The northbound Panama partial transit trip (~half day) has cost me $150 as I bought it directly from one of the two ship companies (“Panama Marine Adventures” — the website of the other company “Canal and Bay Tours” didn’t work well for making reservations and didn’t provide detailed information when I tried to make reservation in Jan. 2016; in addition, they didn’t respond as quickly as their competitor). If one bought tickets from other travel agencies, they would charge you more and the only additional thing that they did was just to deliver you from your hotel to the marina and back.
Passing the locks was very very slow, slower than the US-Mexico border or the HK-Mainland China border. Most of the time, the ships just sat there and waited. I’ve read and concluded that it’s a bit too much for a full transit trip (they say 8 hours, but it can be considerably longer due to the traffic). I could feel the boring wait when we got stuck in our first lock. Our ship/boat was small compared to some cruise ship. In fact, there was another ship like ours side by side and even touching ours, while sailing through the locks. In addition, there was one considerably bigger cargo ship in front of us, making it 3 at that time inside the locks. The most interesting or even exhilarating part was when I saw that the gate was shut and the ship was gradually raised by the water to the level almost as high as the shut gate.
After passing through just the first set of locks, I already felt “mission accomplished”. The partial transit trip was probably the right choice 😁 Apparently, after the first set of locks (Miraflores Locks) — at the southern end, people or at least I have sort of lost interest very quickly. I didn’t even go out to see and take picture at the 2nd set of locks (Pedro Miguel Locks). The one going into the Caribbean Sea that I didn’t visit was called the Gatun Locks. All 3 set of locks are now being built with larger lock systems to allow for wider and larger ships to go through; otherwise the Panama Canal would lose a lot of business.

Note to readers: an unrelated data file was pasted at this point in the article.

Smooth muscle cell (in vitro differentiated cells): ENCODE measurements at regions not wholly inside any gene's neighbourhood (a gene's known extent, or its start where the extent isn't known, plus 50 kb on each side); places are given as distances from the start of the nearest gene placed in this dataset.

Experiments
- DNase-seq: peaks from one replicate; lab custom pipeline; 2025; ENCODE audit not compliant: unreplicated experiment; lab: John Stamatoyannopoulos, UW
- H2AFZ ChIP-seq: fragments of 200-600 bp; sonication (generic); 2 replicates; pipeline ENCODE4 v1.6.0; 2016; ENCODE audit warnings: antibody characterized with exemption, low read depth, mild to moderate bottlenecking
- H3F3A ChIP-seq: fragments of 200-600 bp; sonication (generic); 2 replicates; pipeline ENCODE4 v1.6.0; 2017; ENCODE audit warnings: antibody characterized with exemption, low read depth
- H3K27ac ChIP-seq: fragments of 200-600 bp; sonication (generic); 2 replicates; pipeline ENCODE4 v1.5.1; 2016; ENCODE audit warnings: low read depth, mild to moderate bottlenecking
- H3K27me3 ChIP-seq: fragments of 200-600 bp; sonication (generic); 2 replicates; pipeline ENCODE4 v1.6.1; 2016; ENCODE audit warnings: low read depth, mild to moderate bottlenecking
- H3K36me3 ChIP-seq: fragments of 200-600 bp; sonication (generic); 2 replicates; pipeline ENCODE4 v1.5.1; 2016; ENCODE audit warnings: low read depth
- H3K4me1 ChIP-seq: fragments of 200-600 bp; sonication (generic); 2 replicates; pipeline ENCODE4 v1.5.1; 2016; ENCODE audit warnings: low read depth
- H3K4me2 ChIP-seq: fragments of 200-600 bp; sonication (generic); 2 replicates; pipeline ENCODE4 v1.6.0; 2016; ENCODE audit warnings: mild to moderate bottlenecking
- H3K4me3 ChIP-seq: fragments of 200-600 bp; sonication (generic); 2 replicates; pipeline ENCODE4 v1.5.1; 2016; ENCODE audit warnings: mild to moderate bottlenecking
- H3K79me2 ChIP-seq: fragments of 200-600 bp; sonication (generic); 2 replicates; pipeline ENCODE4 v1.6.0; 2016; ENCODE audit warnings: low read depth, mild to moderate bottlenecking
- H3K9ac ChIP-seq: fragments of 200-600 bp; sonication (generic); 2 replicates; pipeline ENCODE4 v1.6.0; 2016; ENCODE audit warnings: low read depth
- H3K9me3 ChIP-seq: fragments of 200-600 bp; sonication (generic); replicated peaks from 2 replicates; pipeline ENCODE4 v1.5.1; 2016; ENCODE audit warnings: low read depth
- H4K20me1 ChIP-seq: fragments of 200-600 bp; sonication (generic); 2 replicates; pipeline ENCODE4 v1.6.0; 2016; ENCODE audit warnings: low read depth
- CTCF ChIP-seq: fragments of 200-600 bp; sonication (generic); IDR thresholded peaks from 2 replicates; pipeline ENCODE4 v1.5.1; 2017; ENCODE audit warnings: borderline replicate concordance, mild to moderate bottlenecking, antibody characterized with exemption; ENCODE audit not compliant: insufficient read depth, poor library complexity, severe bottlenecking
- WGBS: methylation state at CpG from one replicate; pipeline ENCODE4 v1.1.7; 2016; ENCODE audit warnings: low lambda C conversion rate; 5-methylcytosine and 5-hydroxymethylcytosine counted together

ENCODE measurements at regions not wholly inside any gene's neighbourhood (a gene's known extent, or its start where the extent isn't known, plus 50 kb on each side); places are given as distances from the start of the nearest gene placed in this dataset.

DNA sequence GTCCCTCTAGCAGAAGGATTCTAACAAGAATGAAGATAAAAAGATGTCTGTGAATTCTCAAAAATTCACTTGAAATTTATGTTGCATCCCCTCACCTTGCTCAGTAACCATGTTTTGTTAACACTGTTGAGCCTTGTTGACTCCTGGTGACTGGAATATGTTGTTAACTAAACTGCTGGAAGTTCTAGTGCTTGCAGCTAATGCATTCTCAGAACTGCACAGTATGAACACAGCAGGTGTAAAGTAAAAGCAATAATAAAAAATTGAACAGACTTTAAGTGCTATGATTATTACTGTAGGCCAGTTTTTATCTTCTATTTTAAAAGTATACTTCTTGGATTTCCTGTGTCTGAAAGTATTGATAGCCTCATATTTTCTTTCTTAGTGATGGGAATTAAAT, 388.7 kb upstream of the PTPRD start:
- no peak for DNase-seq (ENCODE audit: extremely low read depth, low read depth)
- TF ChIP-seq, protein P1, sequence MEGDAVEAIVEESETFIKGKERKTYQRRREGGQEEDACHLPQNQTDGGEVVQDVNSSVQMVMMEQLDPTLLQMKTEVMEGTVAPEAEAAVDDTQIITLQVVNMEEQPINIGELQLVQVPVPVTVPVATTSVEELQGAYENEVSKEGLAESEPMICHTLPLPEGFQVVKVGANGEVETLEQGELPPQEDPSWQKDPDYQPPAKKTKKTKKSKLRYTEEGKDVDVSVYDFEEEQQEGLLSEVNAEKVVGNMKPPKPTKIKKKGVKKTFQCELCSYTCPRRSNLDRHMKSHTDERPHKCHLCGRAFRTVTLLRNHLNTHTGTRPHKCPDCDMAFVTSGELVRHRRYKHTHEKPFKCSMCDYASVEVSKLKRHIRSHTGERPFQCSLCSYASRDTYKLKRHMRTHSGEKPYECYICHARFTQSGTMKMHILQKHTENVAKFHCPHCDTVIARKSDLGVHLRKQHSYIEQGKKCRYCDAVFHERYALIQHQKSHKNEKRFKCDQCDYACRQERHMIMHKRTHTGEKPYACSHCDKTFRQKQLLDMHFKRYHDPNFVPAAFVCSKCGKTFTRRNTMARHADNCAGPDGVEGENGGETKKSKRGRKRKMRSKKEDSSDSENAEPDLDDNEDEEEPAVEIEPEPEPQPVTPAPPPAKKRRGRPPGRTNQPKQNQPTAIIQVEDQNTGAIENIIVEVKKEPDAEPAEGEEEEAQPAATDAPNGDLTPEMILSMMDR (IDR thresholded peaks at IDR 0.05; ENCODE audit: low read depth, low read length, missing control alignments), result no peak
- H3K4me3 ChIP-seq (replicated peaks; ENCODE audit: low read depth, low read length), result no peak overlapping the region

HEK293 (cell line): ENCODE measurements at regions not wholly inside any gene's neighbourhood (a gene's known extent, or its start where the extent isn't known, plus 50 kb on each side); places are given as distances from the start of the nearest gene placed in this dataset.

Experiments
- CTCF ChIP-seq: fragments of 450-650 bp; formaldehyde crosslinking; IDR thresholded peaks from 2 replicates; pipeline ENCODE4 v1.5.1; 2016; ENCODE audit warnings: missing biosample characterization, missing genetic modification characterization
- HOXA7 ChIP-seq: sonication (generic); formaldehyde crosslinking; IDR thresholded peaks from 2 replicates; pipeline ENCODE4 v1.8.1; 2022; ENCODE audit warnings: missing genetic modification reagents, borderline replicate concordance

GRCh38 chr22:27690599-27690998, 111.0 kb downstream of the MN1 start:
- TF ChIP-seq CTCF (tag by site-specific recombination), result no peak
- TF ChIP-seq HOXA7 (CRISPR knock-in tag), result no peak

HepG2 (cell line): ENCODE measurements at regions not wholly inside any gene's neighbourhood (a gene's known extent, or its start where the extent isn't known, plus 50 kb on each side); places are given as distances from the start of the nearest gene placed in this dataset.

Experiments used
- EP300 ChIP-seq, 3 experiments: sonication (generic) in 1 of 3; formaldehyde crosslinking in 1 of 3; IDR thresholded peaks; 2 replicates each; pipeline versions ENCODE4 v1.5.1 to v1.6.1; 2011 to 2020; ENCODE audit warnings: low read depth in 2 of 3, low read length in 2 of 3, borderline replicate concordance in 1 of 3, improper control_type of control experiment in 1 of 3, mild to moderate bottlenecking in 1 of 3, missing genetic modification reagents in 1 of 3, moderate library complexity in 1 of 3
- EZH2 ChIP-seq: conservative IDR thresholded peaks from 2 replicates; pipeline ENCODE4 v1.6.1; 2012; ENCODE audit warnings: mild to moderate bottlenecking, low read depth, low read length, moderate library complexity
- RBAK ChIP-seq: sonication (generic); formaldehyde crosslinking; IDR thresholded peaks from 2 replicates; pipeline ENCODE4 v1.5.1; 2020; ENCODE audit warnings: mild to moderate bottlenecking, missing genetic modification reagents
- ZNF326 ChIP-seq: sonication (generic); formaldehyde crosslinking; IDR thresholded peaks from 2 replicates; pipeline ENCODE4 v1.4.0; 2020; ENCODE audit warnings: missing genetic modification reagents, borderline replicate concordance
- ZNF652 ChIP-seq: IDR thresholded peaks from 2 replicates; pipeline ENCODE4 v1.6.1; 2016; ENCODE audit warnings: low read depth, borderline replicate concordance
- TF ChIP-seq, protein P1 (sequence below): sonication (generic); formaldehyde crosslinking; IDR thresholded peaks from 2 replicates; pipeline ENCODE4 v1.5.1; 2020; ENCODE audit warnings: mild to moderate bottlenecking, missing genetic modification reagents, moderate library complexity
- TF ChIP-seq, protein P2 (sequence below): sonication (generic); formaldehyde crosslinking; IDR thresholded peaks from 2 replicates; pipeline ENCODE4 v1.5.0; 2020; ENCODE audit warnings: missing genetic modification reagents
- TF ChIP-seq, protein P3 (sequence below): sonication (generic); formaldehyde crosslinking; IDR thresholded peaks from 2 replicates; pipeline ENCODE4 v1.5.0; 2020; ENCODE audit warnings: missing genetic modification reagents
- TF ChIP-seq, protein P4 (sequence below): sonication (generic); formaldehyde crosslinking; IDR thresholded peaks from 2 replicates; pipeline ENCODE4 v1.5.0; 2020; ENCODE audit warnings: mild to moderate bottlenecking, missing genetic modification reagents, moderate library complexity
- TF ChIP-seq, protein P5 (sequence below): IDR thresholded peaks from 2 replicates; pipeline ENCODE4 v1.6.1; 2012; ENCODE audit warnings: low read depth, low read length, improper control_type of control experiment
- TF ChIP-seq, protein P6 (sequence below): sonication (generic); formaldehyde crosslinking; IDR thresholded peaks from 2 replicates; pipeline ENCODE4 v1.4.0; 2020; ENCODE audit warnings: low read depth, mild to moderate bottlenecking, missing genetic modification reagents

After passing the 2 sets of locks, we got off the ship at Gamboa and the bus was meant to take us back to Flamenco Marina where we started. But I asked them to drop me off at the Biomuseo.
Going to the Flamenco Marina that morning was the only time that I paid cash to take taxi. In this exercise, I’ve realized that the hotel taxi was so much more expensive than the normal yellow cab. One day earlier, before 6 am, I walked down the hotel to practise bargaining. The hotel taxi driver asked for $25 for the trip from my hotel to Flamenco Marina at the end of the Amador Causeway. I bargained it down to $20. Later that day, I emailed another driver and she also wanted $25. That morning, I just walked around the corner and waved down a yellow taxi. When I asked him “Cuánto …”, I was hoping $15 and then I might offer $10, it might end up in between. I didn’t understand his reply at first as it was totally out of my expectation range. After him repeating a bit (maybe even with some finger counting), I finally realized that he was saying “Ocho”, $8 😮 I hesitated for a second and decided to just get on his cab.